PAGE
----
|My father's maternal and paternal haplogroups, according to 23andme. They seem to be right in line with what I know of his maternal and paternal lines.|
The maternal haplogroup is H1, the earliest known ancestor on Dad's maternal line being Ragnhild Olsdotter b 1726 in Sauda, Rogaland, Norway.
According to Wikipedia, this maternal haplogroup is found in approximately 41% of native Europeans, and for subclade H1:
Projected spatial frequency distribution of haplogroup H1
H1 encompasses an important fraction of Western European mtDNA lineages, reaching its local peak among contemporary Basques (27.8%). It also occurs at high frequencies elsewhere in the Iberian Peninsula, as well as in the Maghreb. The haplogroup frequency is above 10% in many other parts of Europe (France, Sardinia, parts of the British Isles, Alps, large portions of Eastern Europe), and above 5% in nearly all the continent. Its subclade H1b is most common in eastern Europe and NW Siberia.
So far, the highest frequency of H1 has been found among the Tuareg inhabiting the Fezzan region in Libya (61%). The basal H1* haplogroup is found among the Tuareg inhabiting the Gossi area in Mali (4.76%).
Ancient Guanche (Bimbapes) individuals excavated in Punta Azul, El Hierro, Canary Islands were all found to belong to the H1 maternal subclade. These locally born individuals were dated to the 10th century and carried the H1-16260 haplotype, which is exclusive to the Canary Islands and Algeria.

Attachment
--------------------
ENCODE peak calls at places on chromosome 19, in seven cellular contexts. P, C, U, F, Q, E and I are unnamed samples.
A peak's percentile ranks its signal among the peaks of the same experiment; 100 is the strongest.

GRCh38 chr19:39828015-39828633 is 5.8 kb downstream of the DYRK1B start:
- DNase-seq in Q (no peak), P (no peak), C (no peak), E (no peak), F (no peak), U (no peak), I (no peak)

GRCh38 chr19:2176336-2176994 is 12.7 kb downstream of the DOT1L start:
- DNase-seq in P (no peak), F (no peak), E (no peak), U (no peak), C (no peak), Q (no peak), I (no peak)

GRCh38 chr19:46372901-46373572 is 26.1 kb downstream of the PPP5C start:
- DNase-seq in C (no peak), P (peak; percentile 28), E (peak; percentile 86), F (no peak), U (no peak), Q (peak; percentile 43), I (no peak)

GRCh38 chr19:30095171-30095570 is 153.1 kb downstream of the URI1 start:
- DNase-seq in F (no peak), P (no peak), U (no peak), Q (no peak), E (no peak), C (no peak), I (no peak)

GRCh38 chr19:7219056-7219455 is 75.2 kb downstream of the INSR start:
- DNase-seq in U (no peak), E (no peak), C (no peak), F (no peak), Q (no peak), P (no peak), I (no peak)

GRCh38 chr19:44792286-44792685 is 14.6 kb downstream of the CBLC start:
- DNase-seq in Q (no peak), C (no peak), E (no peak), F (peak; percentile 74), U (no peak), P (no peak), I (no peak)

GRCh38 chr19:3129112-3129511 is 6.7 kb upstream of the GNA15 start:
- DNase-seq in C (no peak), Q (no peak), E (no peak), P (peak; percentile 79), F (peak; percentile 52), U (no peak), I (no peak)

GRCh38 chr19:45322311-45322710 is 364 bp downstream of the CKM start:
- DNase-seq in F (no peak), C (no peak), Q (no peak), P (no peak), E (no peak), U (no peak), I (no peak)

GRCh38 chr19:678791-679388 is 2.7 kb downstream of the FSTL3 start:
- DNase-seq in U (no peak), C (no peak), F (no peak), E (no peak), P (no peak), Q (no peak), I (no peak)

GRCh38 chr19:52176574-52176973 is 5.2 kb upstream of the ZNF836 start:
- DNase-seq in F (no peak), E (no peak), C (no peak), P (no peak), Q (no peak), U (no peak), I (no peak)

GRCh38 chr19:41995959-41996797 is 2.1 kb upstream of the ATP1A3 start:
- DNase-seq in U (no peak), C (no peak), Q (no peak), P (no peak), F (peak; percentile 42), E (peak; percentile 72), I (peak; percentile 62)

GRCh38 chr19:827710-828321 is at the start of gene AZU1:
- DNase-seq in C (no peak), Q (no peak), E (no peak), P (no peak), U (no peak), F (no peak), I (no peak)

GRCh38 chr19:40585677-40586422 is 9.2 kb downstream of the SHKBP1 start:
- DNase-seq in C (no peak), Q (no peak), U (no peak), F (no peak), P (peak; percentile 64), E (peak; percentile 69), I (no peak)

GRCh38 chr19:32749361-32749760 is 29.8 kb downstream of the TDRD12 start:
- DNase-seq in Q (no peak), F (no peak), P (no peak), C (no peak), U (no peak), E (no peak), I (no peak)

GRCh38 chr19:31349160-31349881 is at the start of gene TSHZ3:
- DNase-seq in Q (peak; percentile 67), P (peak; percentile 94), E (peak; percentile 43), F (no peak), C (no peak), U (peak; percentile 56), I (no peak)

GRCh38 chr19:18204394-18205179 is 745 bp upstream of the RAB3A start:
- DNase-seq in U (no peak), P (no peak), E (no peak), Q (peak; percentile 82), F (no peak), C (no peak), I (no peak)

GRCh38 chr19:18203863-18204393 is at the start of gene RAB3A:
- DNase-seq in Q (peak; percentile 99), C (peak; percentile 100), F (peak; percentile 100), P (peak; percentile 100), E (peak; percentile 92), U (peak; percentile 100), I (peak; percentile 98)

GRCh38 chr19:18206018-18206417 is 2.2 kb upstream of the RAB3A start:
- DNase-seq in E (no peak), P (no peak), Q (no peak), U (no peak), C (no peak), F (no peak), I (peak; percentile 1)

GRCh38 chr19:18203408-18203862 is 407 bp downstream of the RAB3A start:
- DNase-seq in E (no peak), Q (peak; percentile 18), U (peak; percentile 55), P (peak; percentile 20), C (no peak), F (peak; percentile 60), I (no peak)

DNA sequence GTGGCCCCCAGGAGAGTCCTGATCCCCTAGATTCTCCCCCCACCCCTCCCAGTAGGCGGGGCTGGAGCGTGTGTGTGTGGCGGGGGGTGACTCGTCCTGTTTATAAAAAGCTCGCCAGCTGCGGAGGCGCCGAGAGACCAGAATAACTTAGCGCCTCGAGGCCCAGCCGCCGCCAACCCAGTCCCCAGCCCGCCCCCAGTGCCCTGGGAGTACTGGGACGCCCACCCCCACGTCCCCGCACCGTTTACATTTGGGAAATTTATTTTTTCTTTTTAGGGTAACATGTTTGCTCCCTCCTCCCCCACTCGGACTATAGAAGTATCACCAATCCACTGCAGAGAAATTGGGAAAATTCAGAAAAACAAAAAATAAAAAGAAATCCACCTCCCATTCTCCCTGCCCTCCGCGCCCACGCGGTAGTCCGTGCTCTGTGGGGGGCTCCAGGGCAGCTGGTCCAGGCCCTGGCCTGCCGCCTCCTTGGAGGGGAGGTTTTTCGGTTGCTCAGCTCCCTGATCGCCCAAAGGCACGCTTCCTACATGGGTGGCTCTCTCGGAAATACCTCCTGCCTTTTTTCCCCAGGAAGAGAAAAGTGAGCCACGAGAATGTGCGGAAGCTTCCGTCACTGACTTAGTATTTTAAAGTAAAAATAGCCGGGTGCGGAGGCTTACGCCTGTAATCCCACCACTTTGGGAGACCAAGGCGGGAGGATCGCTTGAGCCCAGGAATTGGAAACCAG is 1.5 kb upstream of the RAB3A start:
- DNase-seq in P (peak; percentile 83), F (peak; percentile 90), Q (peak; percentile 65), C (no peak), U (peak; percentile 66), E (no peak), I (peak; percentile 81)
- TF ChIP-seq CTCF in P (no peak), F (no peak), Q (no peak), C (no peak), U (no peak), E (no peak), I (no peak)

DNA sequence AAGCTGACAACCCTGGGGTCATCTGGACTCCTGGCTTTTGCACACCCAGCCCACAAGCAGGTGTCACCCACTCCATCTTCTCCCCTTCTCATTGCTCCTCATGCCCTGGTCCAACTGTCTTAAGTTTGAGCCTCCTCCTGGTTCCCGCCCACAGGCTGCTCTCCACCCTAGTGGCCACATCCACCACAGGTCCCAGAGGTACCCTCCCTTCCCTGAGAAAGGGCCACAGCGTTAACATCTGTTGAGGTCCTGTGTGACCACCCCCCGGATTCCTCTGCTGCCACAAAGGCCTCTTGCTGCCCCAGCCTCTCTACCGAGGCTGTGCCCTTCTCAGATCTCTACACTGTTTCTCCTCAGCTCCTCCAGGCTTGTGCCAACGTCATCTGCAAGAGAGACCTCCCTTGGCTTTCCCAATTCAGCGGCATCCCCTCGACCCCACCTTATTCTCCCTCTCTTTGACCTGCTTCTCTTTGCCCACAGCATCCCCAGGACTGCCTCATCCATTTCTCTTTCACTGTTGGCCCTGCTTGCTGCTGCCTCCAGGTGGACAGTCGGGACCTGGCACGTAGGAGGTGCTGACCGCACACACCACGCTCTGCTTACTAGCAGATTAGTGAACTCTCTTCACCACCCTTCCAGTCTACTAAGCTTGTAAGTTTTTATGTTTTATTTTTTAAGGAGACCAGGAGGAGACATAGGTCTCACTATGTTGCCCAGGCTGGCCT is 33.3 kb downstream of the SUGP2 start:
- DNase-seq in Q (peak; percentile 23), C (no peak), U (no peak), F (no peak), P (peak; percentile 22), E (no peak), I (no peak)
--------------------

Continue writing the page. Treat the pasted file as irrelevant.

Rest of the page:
The paternal haplogroup is R-L48, the earliest known ancestor on this line being Solomon Hartley b 1775 in "Pittsborough", Pennsylvania (of possible Dutch, German, or Polish ancestry).
According to a discussion on the FTDNA message board, R-L48 is largely from the Netherlands area, and also Poland, which is exactly where I'm hovering at concerning Solomon Hartley's general ethnicity anyway!
Family Tree DNA assigns my father the paternal haplogroup R-M269 instead of R-L48. I'm not sure why the difference? Haplogroup R-M269 is the most common European Y- chromosomal lineage, according to FTDNA.
I think this is a changing landscape, so these designations can possibly change somewhat as time goes on.
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